- India, US in talks to help each other track submarines in Indian Ocean
- This could further tighten defence ties between New Delhi and Washington
- Both countries are concerned at the reach & ambition of the Chinese navy
Both the United States and India are growing concerned at the reach and ambition of the Chinese navy, which is taking an increasingly assertive stance in the South China Sea and is challenging India's domination in the Indian Ocean.
Indian naval officials say Chinese submarines have been sighted on an average four times every three months. Some are seen near India's Andamans and Nicobar islands that lie near the Malacca Straits, the entry to the South China Sea through which more than 80 percent of China's fuel supplies pass.
New Delhi, shedding its decades-old reluctance to be drawn into America's embrace, agreed last month to open up its military bases to the United States in exchange for access to weapons technology to help it narrow the gap with China.
The two sides also said their navies will hold talks on anti submarine warfare (ASW), an area of sensitive military technology and closely held tactics that only allies share.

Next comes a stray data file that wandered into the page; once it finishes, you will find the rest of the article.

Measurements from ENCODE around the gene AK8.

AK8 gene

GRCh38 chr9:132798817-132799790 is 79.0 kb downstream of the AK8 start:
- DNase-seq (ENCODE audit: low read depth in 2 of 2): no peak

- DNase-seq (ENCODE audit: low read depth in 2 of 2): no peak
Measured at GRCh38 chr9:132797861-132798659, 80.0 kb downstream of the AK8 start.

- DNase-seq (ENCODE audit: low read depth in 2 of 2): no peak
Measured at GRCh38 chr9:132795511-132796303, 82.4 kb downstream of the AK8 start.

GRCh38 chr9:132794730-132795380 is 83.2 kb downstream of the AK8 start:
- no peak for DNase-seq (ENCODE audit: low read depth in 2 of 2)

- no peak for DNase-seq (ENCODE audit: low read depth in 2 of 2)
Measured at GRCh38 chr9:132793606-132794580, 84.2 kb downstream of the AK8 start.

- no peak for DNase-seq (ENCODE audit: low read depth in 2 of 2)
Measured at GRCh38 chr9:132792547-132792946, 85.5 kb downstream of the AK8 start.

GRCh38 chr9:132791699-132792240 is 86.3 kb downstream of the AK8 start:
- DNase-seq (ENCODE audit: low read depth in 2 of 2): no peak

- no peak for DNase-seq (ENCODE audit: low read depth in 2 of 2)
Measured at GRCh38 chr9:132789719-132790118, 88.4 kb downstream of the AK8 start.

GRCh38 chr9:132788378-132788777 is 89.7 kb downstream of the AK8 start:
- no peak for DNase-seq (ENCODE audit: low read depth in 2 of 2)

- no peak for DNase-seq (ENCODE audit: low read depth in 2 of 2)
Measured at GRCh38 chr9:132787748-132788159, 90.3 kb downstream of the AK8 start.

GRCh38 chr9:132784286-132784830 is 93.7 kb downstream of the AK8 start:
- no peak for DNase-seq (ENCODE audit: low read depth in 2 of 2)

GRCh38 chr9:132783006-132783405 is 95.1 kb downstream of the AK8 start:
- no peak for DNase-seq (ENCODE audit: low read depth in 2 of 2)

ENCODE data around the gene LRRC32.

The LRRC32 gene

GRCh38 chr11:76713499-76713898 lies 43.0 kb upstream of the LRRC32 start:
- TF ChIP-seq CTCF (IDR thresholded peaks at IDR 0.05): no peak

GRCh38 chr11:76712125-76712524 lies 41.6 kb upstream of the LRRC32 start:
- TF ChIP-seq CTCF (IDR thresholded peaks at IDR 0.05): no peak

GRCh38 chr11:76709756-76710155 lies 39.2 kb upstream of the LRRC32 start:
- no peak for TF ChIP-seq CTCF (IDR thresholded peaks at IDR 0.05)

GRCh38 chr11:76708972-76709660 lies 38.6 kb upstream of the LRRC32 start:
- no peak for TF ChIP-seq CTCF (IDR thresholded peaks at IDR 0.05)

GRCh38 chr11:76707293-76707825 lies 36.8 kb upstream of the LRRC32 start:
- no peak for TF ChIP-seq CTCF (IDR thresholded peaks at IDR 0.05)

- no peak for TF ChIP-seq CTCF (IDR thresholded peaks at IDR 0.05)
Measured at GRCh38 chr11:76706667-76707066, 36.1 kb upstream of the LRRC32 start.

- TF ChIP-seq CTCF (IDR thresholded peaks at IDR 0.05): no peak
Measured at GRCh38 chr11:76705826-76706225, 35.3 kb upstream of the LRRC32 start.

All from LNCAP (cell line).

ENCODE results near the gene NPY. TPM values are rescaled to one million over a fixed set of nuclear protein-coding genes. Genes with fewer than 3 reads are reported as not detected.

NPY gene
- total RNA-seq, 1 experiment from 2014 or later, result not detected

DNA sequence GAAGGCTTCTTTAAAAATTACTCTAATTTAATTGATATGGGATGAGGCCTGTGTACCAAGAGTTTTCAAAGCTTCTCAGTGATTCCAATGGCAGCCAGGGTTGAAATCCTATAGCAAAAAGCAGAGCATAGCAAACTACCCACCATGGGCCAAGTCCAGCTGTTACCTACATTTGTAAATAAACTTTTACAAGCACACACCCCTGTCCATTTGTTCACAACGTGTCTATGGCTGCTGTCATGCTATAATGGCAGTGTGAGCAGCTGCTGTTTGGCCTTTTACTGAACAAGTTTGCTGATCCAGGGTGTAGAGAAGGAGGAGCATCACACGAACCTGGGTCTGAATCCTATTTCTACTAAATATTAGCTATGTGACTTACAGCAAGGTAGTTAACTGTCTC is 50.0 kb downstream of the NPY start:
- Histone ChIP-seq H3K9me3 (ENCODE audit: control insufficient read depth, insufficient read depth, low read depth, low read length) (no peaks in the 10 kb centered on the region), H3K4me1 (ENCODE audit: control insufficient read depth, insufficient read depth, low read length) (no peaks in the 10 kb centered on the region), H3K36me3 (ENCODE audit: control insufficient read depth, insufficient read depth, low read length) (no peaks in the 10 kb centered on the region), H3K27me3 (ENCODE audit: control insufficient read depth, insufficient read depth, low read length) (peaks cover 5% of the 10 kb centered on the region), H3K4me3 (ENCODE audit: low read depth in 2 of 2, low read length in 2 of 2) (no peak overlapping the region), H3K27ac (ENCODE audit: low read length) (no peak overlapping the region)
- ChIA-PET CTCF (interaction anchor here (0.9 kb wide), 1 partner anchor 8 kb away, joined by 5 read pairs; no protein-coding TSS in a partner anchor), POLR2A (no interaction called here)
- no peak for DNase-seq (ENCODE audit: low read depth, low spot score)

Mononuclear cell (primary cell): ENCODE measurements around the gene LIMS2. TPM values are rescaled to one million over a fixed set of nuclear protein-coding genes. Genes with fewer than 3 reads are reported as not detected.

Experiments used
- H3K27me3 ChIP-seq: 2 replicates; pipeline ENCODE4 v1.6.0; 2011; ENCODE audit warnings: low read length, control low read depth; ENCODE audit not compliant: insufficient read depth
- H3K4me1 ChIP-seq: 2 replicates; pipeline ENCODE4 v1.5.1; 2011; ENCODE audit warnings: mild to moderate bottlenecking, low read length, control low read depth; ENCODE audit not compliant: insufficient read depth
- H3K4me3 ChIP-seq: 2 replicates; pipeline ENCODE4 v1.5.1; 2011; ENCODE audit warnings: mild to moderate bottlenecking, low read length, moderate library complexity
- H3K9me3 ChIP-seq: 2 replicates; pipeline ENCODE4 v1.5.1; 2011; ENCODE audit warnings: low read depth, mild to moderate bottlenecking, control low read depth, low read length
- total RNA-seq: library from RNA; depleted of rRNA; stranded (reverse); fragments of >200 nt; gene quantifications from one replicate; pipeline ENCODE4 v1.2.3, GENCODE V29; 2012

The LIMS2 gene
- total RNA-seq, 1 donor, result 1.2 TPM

An Indian naval spokesman declined to comment on the proposed anti-submarine warfare cooperation with the United States.
But an Indian naval source, briefed on the discussions, said the focus of the next set of joint exercises to take place in the northern Philippine Sea in June will be on anti-submarine warfare.
Japan, a close US ally whose submarines are believed to track Chinese submarines in the western Pacific, will also be a participant in the exercises.
India is also preparing to launch its first locally-built submarine armed with nuclear tipped missiles.
So just as US attack submarines are seeking to track the Chinese nuclear armed submarines in the Pacific, the Chinese are expected to send their own attack submarines to the Indian Ocean in greater numbers to scrutinize the Indian patrols.
Collin Koh, a submarine expert at Singapore's S. Rajaratnam School of International Studies, said increased US submarine and surveillance activity was being seen across the region.
"We will see the Indian Ocean grow in importance, too, particularly around traditional chokeholds, such as the approaches to the Malacca Straits and the Nicobar islands, so an improved US relationship with the major submarine player in the area, India, is very significant," Mr Koh said.
China for its part is seeking to secure its energy and trade transportation links by building ports and other infrastructure for countries such as Sri Lanka that lie along the vital shipping route.
Asked about collaboration between India and the United States on submarine warfare, Hua Chunying, a spokeswoman for China's Foreign Ministry, said China had noted countries in the region engaging in military cooperation.
"We hope that the relevant cooperation is normal, and that it can be meaningful to the peace and stability of the region," she said.